Canadian harpist Erica Goodman has seen her share of concert stages (and you’ve probably caught her over the years on our own stage at Hamilton Place). A professional performer in her teens, Erica played under the baton of Igor Stravinsky when he recorded in Toronto and, as a university student, was a soloist with the Philadelphia Orchestra. She’s played onstage with music greats like Tony Bennett and Henry Mancini, and won a JUNO in 1995 for her album of Canadian harp music, which featured the piece From the Eastern Gate by Canadian composer Alexina Louie.
Commissioned by Erica Goodman, with the support of the Ontario Arts Council, From the Eastern Gate is a rich and virtuosic piece for solo harp. “Alexina is very interested in her Chinese heritage. So most of her work is connected with it in some way,” says Goodman. Traditional Chinese music is often performed on plucked or bowed stringed instruments and Louie imitates these Chinese plucked instruments, like the guzheng, by experimenting with unique and interesting techniques on the harp.
So how does Louie use the classical harp to create the sounds of the Far East? “Everything [Alexina did] has meaning and makes interesting sounds and sonorities,” says Goodman. “She even uses ordinary techniques in just a beautiful way. [For example] the use of harmonics, that’s where we divide the string in half, creates a kind of bell like sound…It has some very loud, powerful spots, but at the same time some extremely delicate ones, too.”
Louie also wrote for Erica to use unique and extended techniques that you wouldn’t normally find in harp music. “Some of the effects are that we have to take a metal tuning key and vibrate it between two strings. That gives a very Oriental feel. She also bends strings, which creates a very Oriental sounding effect,” says Goodman.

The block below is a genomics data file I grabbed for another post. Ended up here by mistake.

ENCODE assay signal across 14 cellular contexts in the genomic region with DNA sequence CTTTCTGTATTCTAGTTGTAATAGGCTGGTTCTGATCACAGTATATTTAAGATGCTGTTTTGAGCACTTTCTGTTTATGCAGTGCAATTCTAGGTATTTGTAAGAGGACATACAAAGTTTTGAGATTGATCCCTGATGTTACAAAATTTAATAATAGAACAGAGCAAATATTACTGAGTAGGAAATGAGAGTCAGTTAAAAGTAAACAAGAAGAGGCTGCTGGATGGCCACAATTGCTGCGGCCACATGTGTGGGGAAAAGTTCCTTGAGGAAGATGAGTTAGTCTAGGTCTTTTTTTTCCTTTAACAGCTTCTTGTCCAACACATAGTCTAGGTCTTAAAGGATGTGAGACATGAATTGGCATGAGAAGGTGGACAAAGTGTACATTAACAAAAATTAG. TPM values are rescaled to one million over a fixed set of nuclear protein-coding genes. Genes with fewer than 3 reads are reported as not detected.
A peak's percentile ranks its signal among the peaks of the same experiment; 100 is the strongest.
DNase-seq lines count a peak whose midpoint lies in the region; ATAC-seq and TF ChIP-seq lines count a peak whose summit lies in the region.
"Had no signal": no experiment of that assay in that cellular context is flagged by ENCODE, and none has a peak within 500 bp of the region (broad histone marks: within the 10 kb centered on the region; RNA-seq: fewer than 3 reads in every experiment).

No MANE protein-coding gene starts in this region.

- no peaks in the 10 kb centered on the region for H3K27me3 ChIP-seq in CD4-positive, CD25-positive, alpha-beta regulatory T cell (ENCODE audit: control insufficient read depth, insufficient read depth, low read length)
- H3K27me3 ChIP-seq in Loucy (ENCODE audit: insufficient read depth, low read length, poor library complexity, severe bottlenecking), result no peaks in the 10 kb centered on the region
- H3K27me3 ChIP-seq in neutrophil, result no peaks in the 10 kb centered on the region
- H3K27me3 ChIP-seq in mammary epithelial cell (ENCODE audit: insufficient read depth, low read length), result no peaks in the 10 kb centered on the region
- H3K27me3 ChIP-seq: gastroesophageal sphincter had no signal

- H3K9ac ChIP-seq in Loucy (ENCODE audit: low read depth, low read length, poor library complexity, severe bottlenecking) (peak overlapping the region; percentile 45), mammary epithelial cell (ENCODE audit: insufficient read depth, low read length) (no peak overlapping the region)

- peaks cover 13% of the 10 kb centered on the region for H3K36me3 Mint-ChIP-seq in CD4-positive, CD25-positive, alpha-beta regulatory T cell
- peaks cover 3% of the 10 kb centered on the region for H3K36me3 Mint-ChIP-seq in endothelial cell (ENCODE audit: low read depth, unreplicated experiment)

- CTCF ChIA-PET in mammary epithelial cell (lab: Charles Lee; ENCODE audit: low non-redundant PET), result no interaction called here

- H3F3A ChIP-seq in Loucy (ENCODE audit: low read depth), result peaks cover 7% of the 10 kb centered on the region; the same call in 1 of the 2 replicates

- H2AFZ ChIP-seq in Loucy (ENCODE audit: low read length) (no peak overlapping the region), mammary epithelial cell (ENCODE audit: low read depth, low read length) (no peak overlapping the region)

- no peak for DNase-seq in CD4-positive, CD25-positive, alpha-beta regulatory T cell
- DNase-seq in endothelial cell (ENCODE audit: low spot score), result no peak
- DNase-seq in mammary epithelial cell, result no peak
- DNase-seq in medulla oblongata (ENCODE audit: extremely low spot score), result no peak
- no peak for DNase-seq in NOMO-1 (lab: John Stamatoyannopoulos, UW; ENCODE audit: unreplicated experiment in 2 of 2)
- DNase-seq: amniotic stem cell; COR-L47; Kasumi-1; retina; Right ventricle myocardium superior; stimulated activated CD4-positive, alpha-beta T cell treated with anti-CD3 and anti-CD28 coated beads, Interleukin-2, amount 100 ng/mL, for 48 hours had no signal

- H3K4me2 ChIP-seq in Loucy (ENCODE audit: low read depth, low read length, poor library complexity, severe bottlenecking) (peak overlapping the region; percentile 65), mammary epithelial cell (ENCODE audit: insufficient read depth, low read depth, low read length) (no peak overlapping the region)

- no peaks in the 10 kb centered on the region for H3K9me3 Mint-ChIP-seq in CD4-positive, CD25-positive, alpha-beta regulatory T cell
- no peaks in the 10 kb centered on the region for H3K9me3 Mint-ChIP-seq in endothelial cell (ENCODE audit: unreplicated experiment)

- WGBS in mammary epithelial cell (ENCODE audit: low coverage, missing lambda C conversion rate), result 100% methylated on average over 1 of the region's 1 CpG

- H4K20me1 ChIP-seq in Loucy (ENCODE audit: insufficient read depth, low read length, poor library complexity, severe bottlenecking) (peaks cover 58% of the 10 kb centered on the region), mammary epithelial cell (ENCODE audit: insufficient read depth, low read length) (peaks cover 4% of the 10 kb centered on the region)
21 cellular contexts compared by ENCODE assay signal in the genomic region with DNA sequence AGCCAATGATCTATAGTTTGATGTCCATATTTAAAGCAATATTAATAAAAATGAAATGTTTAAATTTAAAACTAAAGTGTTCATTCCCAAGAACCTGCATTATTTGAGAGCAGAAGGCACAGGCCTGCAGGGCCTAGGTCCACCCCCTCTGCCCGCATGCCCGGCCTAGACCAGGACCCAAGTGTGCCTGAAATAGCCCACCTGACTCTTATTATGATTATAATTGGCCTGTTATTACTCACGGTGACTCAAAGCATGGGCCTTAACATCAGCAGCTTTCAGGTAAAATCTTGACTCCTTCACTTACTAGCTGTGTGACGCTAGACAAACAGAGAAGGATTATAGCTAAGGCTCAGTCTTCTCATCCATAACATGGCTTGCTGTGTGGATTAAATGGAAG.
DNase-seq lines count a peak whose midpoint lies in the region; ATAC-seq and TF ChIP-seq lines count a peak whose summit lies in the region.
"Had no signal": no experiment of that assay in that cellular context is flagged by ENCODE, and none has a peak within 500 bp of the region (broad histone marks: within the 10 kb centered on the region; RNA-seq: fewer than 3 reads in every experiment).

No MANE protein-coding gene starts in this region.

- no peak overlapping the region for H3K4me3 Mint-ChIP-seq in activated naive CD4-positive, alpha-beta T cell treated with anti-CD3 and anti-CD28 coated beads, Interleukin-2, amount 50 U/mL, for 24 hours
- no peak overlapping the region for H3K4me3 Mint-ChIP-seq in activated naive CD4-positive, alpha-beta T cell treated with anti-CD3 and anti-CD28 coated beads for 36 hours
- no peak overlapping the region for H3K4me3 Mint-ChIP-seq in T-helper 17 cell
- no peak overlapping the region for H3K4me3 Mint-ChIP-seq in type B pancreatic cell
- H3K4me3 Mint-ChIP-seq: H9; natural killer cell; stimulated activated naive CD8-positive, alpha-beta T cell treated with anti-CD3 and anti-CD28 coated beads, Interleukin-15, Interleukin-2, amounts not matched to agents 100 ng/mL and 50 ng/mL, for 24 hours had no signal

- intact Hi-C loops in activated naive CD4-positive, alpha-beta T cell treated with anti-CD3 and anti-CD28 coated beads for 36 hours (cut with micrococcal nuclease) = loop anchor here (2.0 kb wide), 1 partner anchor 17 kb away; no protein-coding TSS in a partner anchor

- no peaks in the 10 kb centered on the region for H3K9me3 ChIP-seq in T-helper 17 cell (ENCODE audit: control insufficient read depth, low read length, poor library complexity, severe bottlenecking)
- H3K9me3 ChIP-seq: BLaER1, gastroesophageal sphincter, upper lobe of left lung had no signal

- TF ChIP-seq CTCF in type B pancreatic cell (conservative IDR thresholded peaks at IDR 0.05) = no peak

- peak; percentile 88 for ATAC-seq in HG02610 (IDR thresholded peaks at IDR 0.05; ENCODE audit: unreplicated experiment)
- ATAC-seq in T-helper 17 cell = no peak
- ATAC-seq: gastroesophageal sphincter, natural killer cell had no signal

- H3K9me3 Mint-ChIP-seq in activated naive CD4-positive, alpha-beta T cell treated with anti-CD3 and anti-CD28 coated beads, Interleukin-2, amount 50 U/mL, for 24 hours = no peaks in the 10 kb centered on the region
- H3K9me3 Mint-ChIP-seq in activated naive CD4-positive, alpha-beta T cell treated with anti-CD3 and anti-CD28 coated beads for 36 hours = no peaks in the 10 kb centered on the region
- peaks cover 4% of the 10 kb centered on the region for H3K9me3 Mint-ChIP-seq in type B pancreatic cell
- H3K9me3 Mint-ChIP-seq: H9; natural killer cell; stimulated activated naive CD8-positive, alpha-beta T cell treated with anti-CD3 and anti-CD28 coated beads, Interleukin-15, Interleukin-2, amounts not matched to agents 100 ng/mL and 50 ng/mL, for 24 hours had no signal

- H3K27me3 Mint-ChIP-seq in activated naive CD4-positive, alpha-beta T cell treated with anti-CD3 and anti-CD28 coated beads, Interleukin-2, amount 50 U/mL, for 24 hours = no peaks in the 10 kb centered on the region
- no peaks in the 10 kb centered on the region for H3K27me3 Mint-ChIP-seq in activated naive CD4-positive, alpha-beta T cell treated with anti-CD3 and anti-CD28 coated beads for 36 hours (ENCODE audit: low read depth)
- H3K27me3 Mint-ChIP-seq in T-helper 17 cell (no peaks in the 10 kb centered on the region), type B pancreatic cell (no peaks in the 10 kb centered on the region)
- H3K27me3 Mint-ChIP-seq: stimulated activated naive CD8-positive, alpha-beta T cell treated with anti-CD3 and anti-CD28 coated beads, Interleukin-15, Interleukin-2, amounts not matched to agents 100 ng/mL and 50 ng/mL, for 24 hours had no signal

From the Eastern Gate is divided into six movements with a musical Haiku interspersed between each movement: Ceremonial Music, Haiku I, On Importance, Haiku II, Birds at the Mountain Temple, Haiku III and The Mandarins. In the second movement, Louie took inspiration from the poem “On Impermanence” by ancient Japanese poet Dogen.
We asked Erica how she thinks audiences will react to this distinctive solo performance. Here’s what she had to say: “They’re going to be feeling a whole gamut of emotions. I’m hoping they’re going to be feeling the power of the loud sections, which are kind of like a Chinese dragon dance. I hope that the gentleness of ‘Birds at the Mountain Temple’ is going to create a mood of peace and introspection…and repose. Even the places where you just listen to sound evaporate, I hope are inspirational as far as restfulness and meditation. To me it has a very wonderful palette of colour – emotional colour, as well. And I think it’s really a wonderful exploration of the harp as an orchestra unto itself, which is the way I like to look at the instrument itself. My love for it, that way, in the colours and the scope of it, I hope will transmit to the audience.”
Listen to harpist Erica Goodman in her beautiful performance of Gabriel Fauré’s Op. 78 Sicilienne: